Foundations claim their role is either to do what government won't or to be an agent of social change, but the findings of this study show they largely augment what the state does.
"Philanthropic foundations are independent when it comes to revenue. That seemingly neutral fact has led to two assumptions that govern how we tend to think about their interaction with the policy environment. First, foundations are typically seen as having unusual freedom to express policy preferences through their giving choices, resulting in considerable power to bring attention to new ideas or service technologies. Second, as a corollary to that, foundations have traditionally been conceptualized as operating largely independently of environmental influences, instead providing leadership by seeding social innovation and promoting new ideas. In other words, foundation trustees and administrators like to talk a lot about the influence they have on policy, but play down the influence policy has on them.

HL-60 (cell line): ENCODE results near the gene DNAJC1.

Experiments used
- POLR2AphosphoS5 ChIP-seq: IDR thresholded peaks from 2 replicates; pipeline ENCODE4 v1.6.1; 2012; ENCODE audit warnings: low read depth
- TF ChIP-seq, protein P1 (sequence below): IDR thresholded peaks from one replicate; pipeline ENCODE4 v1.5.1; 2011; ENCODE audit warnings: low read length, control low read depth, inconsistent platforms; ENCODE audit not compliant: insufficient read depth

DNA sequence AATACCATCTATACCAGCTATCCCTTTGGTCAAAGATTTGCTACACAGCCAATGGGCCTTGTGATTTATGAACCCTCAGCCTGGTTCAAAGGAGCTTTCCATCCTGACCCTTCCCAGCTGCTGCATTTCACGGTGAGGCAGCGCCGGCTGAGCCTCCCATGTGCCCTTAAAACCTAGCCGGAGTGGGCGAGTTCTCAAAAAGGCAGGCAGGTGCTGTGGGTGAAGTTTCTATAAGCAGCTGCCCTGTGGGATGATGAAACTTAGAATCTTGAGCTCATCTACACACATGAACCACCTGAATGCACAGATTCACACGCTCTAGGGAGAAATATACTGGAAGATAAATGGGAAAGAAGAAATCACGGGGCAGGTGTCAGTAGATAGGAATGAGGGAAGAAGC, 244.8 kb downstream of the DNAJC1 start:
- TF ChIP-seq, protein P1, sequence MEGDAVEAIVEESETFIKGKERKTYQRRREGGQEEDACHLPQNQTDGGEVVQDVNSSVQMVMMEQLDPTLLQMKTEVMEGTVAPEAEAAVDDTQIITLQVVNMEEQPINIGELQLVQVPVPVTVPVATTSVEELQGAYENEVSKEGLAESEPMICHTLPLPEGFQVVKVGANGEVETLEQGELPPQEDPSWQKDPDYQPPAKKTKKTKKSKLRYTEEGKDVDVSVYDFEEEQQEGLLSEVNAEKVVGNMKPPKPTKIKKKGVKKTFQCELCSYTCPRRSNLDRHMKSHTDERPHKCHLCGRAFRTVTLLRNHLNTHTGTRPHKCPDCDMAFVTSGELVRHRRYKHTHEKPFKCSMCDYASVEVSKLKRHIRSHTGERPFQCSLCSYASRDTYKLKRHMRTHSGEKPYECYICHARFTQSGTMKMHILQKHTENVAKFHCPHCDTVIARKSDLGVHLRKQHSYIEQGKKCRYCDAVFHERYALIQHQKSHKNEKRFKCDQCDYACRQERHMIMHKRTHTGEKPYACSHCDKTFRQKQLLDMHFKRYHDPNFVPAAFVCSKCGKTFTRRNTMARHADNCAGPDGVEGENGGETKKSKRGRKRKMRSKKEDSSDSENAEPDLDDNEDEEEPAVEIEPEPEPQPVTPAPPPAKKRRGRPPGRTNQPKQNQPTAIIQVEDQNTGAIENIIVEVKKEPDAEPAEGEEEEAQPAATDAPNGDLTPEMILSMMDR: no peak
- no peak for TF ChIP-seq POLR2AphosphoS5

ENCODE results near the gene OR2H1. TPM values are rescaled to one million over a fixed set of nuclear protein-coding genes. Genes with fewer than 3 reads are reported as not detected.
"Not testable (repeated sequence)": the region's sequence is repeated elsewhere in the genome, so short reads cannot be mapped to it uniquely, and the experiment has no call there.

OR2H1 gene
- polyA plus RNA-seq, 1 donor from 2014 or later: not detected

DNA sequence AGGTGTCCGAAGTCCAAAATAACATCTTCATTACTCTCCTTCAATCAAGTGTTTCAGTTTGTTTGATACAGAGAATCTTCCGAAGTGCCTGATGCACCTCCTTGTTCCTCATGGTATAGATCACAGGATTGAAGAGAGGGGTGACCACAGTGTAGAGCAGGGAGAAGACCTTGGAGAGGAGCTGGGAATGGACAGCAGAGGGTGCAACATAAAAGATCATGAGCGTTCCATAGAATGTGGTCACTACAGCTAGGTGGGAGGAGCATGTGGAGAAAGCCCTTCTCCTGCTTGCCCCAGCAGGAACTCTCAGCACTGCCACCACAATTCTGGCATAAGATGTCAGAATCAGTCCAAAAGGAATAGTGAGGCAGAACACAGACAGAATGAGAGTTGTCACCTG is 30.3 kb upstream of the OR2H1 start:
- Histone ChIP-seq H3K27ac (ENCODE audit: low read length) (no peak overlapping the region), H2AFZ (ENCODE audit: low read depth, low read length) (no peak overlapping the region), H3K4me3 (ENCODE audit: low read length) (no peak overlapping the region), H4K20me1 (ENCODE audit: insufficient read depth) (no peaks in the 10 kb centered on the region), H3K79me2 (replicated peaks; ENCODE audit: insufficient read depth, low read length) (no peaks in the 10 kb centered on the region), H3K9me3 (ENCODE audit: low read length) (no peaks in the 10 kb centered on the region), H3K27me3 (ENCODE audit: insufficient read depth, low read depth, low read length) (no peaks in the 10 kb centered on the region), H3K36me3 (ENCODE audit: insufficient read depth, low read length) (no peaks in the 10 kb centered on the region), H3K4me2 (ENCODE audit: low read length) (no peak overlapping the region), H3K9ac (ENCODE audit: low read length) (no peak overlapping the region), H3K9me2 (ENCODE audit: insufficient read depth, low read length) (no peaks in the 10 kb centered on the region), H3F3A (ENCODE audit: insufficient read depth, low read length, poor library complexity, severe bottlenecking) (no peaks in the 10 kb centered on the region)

"As organizational scholars, we find this very odd. Almost all current organizational theory would predict that, like all organizations, foundations are strongly affected by the environment in which they operate. Why shouldn’t they be? The policy environment sets the stage for effectiveness, for example by creating incentives for innovative new programs or highlighting unmet needs. In our view, the question should not be whether or not foundations are responsive to the policy environment but rather to which aspects are they responsive and to what degree? It is only through this detail of how foundations respond to their environment that we can understand better their public policy roles. Currently foundations are under-conceptualized as public policy actors and, as a result, we know surprisingly little about the public policy roles they adopt."--Jennifer Mosley and Joseph Galaskiewicz, HistPhil